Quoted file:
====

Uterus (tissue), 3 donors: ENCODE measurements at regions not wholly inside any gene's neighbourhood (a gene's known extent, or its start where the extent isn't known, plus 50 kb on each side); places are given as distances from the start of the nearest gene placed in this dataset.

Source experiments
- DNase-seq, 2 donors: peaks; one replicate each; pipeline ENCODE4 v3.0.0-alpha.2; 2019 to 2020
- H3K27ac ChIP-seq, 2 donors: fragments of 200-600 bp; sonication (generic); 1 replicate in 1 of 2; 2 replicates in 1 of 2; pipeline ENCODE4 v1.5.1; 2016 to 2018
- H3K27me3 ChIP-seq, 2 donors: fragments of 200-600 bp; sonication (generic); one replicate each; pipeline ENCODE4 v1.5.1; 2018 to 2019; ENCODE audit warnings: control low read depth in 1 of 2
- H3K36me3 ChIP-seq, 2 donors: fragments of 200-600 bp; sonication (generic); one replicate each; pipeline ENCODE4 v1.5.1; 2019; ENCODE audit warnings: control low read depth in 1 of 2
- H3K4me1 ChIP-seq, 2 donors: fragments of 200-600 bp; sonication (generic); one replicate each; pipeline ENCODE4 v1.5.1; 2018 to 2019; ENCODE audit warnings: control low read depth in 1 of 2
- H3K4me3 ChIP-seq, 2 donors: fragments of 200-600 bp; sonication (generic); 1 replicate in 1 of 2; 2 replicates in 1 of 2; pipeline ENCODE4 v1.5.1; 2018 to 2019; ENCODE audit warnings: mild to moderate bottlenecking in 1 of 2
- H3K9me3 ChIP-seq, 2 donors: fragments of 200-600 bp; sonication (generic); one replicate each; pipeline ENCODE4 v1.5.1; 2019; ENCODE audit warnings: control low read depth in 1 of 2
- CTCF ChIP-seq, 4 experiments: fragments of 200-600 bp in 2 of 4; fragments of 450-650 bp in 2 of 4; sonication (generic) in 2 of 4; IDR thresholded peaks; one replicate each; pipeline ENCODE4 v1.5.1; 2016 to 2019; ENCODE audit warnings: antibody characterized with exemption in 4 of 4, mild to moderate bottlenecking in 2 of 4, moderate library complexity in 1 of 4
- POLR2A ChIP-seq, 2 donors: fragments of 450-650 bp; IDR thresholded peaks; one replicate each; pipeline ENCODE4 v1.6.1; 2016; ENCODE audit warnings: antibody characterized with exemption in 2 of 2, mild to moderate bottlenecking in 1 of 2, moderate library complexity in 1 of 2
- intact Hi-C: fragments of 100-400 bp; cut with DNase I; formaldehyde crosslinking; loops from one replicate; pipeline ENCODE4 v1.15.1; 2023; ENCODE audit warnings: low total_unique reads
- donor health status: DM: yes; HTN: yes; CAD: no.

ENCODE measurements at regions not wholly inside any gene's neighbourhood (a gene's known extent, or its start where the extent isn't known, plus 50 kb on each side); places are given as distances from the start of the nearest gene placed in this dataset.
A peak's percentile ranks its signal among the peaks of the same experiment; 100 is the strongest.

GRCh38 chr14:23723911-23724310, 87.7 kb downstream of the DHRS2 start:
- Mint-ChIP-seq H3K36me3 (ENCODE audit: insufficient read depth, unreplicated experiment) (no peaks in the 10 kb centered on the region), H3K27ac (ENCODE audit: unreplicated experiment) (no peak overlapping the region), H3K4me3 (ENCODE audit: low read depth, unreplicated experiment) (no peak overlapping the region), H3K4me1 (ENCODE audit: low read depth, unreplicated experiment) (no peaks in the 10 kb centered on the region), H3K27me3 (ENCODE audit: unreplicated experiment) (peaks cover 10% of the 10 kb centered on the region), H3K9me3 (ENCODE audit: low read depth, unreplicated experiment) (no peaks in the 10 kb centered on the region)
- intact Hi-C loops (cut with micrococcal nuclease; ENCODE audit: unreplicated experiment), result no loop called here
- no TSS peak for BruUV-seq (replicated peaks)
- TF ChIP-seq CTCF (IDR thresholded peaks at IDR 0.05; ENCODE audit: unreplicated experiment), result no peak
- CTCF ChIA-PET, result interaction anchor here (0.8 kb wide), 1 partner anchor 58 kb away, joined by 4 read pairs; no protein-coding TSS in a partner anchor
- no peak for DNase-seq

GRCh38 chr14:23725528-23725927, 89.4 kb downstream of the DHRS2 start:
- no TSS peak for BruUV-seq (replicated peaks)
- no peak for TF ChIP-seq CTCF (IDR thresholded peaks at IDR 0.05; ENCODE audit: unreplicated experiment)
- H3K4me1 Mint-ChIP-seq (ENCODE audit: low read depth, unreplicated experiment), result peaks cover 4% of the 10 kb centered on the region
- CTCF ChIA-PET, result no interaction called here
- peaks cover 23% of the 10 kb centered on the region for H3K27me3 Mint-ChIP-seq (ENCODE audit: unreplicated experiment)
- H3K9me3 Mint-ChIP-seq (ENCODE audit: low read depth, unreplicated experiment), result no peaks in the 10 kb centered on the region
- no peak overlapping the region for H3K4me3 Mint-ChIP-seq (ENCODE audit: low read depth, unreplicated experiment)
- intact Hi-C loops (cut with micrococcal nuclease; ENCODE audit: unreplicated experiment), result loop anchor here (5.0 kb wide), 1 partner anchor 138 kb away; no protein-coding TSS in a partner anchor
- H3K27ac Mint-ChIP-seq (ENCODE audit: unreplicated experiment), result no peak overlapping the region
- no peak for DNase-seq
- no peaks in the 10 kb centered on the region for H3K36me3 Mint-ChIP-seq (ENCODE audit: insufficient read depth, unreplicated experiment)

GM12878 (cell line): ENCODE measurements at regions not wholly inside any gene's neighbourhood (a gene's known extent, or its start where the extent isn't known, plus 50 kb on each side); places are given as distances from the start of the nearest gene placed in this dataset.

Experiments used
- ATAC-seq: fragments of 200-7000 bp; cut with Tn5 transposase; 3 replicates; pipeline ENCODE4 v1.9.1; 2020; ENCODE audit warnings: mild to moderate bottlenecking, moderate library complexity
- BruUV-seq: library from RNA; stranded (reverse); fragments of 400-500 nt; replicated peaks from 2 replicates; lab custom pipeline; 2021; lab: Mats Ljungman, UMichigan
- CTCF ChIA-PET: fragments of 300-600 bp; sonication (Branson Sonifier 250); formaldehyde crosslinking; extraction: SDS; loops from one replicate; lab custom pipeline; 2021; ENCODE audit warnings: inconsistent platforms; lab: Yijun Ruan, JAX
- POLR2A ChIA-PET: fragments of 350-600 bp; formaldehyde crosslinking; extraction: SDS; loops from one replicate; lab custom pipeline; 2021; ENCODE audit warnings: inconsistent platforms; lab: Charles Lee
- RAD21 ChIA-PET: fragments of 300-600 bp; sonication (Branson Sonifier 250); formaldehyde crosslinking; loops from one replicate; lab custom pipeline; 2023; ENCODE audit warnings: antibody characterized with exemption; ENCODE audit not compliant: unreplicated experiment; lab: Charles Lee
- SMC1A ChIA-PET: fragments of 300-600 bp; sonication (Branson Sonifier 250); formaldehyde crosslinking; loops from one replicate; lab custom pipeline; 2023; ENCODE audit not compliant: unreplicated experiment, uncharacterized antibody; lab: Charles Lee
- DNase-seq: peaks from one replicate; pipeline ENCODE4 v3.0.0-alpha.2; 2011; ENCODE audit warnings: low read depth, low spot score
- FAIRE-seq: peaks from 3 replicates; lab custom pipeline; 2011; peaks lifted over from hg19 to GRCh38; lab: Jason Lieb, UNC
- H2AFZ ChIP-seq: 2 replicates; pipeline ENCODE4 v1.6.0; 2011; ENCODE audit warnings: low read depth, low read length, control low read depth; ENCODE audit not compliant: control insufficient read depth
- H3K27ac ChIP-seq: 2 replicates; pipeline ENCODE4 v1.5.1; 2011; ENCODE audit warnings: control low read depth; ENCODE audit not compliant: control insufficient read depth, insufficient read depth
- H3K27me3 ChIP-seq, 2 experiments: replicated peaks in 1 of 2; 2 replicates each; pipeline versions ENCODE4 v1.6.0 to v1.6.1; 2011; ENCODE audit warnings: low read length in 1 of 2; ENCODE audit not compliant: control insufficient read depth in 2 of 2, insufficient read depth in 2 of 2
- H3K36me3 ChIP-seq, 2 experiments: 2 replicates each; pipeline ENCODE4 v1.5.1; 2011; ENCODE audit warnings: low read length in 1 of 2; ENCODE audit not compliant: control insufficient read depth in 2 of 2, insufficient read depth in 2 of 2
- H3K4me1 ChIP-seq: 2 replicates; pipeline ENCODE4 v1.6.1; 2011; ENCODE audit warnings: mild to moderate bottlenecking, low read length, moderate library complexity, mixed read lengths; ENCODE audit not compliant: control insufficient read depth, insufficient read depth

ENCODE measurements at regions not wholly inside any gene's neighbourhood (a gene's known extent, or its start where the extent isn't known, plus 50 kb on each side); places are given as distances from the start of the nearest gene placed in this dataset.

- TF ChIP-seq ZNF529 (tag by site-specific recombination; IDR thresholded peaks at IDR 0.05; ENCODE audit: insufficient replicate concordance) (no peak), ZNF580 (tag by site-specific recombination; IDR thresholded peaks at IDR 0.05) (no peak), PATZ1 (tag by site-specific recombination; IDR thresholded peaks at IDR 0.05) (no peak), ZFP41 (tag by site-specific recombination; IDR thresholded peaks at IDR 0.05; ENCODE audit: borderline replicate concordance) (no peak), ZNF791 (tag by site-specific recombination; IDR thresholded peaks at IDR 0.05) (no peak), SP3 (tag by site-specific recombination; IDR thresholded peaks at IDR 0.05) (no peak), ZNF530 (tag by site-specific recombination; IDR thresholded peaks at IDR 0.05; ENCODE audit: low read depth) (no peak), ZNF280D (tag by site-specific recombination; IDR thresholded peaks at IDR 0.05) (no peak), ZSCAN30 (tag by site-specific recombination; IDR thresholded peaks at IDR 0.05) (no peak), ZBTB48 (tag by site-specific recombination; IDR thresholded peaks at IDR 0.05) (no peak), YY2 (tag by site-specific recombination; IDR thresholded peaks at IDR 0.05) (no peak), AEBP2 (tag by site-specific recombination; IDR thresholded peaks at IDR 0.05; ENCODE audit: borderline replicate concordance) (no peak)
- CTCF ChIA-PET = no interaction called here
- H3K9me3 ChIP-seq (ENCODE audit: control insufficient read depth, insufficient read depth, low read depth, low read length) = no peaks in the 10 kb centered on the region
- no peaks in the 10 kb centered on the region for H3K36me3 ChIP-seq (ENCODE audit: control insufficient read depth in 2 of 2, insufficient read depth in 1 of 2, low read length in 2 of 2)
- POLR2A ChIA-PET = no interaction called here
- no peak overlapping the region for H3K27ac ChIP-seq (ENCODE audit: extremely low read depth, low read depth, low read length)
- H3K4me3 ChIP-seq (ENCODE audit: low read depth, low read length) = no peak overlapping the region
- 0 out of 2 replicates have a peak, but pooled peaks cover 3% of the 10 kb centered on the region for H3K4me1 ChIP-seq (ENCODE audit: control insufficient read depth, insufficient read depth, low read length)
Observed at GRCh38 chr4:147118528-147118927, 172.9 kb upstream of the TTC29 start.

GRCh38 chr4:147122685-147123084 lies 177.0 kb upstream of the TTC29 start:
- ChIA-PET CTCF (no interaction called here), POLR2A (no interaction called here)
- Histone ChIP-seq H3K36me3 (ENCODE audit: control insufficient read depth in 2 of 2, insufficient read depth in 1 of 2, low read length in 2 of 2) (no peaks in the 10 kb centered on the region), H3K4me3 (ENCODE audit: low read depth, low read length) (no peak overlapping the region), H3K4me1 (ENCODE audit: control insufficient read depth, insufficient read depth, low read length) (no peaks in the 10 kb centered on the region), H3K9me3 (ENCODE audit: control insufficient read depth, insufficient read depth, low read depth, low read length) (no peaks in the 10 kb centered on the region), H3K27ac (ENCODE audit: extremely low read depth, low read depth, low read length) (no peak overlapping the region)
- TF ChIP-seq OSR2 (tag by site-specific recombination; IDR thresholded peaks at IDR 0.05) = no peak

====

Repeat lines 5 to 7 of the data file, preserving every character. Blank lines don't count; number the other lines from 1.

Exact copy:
- H3K27me3 ChIP-seq, 2 donors: fragments of 200-600 bp; sonication (generic); one replicate each; pipeline ENCODE4 v1.5.1; 2018 to 2019; ENCODE audit warnings: control low read depth in 1 of 2
- H3K36me3 ChIP-seq, 2 donors: fragments of 200-600 bp; sonication (generic); one replicate each; pipeline ENCODE4 v1.5.1; 2019; ENCODE audit warnings: control low read depth in 1 of 2
- H3K4me1 ChIP-seq, 2 donors: fragments of 200-600 bp; sonication (generic); one replicate each; pipeline ENCODE4 v1.5.1; 2018 to 2019; ENCODE audit warnings: control low read depth in 1 of 2